The bus didn’t pull away and the three women who had intervened stayed with Jill and Cathy until the police arrived, hugging them, reassuring them and even going to a nearby shop to buy them bottles of water and tissues.

The evening after I spoke to Cathy and Jill about the attack, Jill sent me this message.

“When the attack was happening and no one was helping us and there were grown men all around us doing nothing I felt despair. When the attackers ran off the bus and we had help and the help came in the form of women it was a tonic. I mean, on the one hand it’s disgusting that the men, who had the physical advantage to help us, did nothing: but I’ll never forget the women who got off the bus with us. They recognised misogyny and homophobia when they saw it. They gave witness statements, backed up everything we were saying, and spoke with an anger, outrage and disbelief that mirrored my own.”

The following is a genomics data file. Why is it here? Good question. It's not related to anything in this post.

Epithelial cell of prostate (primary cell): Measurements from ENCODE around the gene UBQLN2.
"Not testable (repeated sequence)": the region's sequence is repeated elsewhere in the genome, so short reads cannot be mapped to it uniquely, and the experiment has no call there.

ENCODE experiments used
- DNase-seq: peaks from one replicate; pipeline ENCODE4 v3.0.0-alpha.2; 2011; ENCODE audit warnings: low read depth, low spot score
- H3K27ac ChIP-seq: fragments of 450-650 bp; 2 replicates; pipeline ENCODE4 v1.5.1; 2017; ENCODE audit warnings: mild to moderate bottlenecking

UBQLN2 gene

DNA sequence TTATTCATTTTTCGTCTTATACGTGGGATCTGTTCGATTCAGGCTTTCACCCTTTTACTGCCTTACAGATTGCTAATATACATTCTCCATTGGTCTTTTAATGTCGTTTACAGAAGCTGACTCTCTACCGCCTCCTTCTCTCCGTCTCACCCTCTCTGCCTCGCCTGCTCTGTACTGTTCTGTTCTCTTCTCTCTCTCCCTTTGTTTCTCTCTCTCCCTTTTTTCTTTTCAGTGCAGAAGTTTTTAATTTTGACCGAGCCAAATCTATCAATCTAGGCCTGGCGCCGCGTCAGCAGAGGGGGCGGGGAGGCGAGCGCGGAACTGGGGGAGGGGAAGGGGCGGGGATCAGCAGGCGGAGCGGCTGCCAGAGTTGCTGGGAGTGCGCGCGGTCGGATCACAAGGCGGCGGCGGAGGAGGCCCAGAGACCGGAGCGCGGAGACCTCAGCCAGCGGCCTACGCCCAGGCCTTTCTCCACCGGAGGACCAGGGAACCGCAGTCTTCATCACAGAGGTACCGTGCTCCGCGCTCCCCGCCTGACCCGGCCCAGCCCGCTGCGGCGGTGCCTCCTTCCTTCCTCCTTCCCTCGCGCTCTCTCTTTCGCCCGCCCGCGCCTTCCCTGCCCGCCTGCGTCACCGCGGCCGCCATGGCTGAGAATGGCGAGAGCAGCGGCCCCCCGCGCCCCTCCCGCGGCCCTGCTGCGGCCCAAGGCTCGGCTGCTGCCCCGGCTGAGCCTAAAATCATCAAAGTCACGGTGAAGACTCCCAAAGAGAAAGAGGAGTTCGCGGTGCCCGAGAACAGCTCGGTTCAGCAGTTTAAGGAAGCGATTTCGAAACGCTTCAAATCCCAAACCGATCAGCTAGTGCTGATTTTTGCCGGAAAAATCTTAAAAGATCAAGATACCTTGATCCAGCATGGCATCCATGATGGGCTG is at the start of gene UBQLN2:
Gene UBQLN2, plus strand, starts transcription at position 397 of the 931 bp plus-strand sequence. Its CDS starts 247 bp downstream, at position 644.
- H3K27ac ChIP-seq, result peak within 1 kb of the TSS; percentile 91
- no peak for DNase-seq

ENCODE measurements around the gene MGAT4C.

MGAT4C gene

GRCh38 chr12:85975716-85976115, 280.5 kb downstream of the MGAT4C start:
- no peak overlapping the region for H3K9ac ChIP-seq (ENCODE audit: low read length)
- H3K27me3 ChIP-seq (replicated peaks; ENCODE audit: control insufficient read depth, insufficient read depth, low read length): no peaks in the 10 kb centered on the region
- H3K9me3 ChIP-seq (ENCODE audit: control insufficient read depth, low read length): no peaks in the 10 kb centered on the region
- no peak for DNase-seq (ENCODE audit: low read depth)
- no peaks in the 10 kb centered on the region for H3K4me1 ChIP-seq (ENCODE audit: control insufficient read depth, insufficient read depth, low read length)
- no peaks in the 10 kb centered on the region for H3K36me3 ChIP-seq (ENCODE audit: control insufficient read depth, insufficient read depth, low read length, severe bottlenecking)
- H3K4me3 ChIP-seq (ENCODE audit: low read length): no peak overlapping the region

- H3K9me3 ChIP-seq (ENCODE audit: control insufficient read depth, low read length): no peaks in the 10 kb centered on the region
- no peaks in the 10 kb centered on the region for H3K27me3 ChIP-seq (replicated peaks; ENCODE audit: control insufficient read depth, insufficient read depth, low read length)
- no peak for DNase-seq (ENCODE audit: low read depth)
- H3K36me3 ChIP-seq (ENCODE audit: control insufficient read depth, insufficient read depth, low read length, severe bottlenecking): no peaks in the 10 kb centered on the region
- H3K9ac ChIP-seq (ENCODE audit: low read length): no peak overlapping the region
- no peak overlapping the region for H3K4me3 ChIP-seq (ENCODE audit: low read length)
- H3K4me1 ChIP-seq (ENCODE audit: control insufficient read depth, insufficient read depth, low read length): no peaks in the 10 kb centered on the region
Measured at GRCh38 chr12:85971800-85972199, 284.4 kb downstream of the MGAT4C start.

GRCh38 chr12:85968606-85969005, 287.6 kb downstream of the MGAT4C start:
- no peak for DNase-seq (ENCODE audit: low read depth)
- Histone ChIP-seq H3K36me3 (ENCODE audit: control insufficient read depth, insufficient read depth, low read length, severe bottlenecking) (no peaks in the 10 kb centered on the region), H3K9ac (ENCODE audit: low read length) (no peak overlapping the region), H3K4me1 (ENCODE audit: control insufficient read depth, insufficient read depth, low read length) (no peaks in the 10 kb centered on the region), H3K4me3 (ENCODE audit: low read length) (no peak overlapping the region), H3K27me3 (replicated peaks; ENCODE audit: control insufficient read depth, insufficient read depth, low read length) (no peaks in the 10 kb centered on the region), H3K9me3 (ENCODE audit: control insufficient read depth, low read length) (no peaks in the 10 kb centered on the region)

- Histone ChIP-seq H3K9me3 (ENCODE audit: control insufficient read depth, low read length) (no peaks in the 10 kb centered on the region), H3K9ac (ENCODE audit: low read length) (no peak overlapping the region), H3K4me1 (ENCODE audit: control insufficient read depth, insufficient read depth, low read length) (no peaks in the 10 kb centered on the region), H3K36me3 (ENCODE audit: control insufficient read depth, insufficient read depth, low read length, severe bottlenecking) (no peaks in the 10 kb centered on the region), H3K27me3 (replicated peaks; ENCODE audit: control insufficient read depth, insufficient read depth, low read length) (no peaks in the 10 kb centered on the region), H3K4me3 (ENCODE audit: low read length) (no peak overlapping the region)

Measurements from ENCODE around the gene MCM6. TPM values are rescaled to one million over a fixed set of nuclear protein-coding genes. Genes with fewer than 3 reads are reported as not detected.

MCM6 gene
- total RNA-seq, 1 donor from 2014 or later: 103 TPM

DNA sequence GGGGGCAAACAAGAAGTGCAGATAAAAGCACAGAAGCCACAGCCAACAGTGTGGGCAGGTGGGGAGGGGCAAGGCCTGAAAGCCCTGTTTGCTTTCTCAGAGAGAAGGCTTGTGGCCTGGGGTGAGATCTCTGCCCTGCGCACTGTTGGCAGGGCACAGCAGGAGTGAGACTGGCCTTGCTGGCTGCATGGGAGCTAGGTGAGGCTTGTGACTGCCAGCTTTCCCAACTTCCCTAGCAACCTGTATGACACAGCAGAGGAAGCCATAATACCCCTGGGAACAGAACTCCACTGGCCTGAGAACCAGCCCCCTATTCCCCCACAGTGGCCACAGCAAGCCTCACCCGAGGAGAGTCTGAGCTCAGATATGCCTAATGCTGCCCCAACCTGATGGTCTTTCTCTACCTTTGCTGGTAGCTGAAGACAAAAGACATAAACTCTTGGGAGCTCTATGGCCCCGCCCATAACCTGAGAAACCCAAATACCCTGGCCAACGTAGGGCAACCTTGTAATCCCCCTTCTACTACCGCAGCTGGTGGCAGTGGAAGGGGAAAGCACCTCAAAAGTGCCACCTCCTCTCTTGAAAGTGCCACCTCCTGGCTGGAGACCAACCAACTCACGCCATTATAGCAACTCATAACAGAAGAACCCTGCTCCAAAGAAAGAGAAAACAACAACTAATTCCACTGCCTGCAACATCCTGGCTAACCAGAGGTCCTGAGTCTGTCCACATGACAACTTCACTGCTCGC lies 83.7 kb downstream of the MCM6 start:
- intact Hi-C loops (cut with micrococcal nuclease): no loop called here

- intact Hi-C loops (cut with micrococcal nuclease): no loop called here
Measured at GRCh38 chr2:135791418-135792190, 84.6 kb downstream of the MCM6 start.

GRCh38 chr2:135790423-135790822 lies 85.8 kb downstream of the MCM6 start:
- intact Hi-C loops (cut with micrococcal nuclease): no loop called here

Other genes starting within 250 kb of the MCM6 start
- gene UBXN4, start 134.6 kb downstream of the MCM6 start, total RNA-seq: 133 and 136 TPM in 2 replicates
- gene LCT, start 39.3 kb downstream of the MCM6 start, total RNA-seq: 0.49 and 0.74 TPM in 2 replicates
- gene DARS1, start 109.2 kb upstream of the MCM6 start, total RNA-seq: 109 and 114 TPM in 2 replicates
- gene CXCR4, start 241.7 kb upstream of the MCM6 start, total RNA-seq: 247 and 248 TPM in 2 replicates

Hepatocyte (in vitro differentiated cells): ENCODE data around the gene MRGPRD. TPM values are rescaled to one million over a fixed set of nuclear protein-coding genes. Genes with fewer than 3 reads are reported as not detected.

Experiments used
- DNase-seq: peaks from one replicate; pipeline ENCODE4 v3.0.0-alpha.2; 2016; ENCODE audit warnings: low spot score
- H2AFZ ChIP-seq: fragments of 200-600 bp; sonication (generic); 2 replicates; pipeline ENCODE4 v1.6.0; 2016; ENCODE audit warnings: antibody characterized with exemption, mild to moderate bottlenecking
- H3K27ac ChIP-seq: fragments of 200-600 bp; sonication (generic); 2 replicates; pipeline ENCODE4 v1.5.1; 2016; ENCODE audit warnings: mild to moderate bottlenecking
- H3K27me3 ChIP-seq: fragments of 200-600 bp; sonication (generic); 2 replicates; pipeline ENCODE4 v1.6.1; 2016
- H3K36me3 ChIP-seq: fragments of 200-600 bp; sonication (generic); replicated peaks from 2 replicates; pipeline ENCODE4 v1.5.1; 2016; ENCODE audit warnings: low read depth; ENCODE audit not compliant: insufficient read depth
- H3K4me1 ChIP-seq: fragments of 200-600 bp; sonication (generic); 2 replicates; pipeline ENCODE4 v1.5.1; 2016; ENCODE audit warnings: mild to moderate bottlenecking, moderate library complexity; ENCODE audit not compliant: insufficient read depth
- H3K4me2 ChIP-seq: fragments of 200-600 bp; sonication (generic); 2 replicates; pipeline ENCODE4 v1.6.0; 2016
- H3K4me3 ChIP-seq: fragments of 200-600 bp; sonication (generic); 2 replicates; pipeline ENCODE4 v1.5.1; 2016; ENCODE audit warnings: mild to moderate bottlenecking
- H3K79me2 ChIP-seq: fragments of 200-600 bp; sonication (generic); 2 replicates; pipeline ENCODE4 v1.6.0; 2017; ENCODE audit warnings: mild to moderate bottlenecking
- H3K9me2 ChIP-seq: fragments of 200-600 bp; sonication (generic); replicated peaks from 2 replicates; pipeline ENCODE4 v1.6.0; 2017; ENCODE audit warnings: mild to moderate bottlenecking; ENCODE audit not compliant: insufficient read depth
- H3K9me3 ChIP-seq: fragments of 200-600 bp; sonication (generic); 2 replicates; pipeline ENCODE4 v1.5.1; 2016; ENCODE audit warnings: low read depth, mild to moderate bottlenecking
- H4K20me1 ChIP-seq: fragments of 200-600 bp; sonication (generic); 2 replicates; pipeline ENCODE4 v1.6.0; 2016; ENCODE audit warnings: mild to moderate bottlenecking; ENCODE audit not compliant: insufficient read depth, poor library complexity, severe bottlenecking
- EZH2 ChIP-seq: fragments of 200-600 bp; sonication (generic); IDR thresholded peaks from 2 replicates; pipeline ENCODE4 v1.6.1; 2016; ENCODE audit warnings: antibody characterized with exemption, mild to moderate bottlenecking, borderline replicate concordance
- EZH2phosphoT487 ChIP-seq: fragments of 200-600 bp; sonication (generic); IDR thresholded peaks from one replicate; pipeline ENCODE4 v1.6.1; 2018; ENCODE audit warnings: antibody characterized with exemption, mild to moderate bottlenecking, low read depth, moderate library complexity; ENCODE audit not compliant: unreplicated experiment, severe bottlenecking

Cathy showed me a text she received from one of the women the next day.

“Hi, this is —— from last night. Just wanted to say that I hope you and (Jill) have manged to get some rest and are doing okay. If there’s anything that me or either of the other girls can do to help in any way just let me know… you have my number if you need it… I’m so sorry you went through that. Thinking of you both <3”

 

 

The police

Cathy remembers the police arriving very quickly.

“The female officer was lovely, I liked her.”

“The male officer was really annoying and very unsympathetic,” reflects Jill. “The first thing he said was something along the lines of ‘have you been drinking?’  or ‘how much have you had to drink?’ or something like that. I mean, that’s not the first thing you asked two women who’ve just been attacked! I remember telling him in no uncertain terms I didn’t want him anywhere near me. “

The officers took statements from Jill, Cathy and the witnesses and then drove the two women back to Jill’s flat.